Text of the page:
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I'm finally delving in to CSS Preprocessing, and trying to figure out the best route to go. My primary questions are:

  1. What is the value of using SASS or LESS over Php?
  2. If I were to use SASS or LESS, what's the best way to integrate values from the database?

Obviously using php to print styles in the header is a pretty bad idea. I was using php to create a stylesheet, and importing it as 'Content-Type: text/css'. It would then create the stylesheet that would be served as such and cached properly. I could use values from the database and work with the language I'm already adept with.

What advantages do SASS and LESS have over Php for creating/working with the stylesheets, and if I were using them, what is the best way to use values from the database? Would I need to use Php to grab the values from the database, basically continuing my methods above, only for that use, then using SASS, LESS, or another to work with the rest of the stylesheet?

Thank you very, very much for your help!

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closed as primarily opinion-based by cimmanon, Madara Uchiha, Scimonster, Bhargav Rao, Jeroen Jan 25 at 21:54

Many good questions generate some degree of opinion based on expert experience, but answers to this question will tend to be almost entirely based on opinions, rather than facts, references, or specific expertise. If this question can be reworded to fit the rules in the help center, please edit the question.

    
Why do you want to get data from the database to use in your CSS? What data is it? –  Moin Zaman Aug 13 '12 at 13:43
    
you should look at the php port of less.. might make things easier –  Luke Page Aug 13 '12 at 13:47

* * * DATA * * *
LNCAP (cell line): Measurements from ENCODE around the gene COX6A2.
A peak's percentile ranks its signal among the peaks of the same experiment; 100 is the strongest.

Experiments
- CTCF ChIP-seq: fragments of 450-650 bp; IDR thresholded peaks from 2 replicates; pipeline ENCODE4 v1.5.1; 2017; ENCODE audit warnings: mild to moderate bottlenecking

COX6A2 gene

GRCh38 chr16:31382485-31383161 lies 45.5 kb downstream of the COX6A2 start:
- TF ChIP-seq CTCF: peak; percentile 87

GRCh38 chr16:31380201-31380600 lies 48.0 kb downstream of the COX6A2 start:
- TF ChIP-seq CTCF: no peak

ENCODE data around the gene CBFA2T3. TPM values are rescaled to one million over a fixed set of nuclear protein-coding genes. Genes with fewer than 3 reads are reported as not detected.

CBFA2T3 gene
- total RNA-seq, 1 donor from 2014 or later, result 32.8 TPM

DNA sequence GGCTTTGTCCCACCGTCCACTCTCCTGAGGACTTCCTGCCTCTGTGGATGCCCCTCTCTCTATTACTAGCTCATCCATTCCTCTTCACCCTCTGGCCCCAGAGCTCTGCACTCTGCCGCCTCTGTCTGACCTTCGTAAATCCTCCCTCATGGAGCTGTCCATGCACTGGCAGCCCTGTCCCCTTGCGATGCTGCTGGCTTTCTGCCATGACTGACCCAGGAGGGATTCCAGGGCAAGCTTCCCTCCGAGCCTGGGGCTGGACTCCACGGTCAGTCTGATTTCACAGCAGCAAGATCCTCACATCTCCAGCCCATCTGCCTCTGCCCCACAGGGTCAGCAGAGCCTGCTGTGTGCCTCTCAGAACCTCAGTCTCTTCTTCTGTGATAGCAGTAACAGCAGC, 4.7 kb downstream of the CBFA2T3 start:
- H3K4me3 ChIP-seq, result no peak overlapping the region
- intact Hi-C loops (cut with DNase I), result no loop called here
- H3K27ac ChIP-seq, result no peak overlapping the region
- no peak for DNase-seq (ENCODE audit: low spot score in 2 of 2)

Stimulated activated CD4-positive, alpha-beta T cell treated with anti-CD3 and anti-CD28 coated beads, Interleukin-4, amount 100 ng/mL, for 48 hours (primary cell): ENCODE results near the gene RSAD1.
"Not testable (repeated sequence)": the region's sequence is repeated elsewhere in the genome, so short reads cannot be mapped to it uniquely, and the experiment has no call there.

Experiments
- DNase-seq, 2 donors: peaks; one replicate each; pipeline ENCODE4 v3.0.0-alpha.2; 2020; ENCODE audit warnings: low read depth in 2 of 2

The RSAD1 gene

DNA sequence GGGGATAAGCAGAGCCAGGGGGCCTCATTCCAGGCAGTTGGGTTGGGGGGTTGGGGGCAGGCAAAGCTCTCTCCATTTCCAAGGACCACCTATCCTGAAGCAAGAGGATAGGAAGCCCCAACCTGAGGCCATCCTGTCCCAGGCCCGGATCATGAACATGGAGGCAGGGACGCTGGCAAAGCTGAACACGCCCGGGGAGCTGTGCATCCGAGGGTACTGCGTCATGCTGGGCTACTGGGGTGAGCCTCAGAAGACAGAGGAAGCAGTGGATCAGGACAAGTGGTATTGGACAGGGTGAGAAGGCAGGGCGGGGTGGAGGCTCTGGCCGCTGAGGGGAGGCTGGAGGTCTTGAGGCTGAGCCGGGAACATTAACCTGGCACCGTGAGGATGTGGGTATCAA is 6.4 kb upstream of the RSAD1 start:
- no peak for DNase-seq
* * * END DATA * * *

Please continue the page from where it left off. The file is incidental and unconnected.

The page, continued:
2 Answers 2

up vote 2 down vote accepted

CSS preprocessors like SASS and LESS give you much more than just serving a PHP (or any other server side language) file with dynamic code, served with a content-type:text/css

They give you:

  • Mixins – Classes for classes.
  • Parametric mixins – Classes to which you can pass parameters, like functions.
  • Nested Rules – Classes within classes, which cut down on repetitive code.
  • Operations – Math within CSS.
  • Color functions – Edit your colors.
  • Namespaces – Groups of styles that can be called by references.
  • Scope – Make local changes to styles.
  • JavaScript evaluation – JavaScript expressions evaluated in CSS.

To do all that in PHP by yourself would be a fair effort!

Regarding getting data from a database and using it in your SASS / LESS, it's not something that preprocessors would allow you to do out of the box. You could write your own PHP code that would read from a database, collect the information and values you need, and then write a SASS or LESS file to the filesystem using these values. You could just write a normal CSS file too if you don't need the features above that preprocessors give you.

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Cool, thanks for the thorough answer. Yes, I'm pretty sure Php can accomplish all that, and there's plenty of classes that do accomplish it. However, at the moment, I sure don't have the need. Aside from that, better to use the right language/code for the designed purpose. Appreciate it! –  David Hobs Aug 15 '12 at 1:36
    
That's the problem, and what I'm getting at. Sass and LESS are amazing because they've focused on CSS implemenation. But as far as I can tell, and if they are processed by js/php/ruby, they can never be more powerful than them. I'm still befuddled as to why, rather the writing the code to interpret the css preporcessor, just make libraries/classes/functions to work with the language itself - js/php/ruby? There's already classes to work with colors, operations, namespaces, scopes and js evaluation - and are everyday commonplace functionality. Not to mention they have far more power. –  David Hobs Sep 19 '12 at 13:18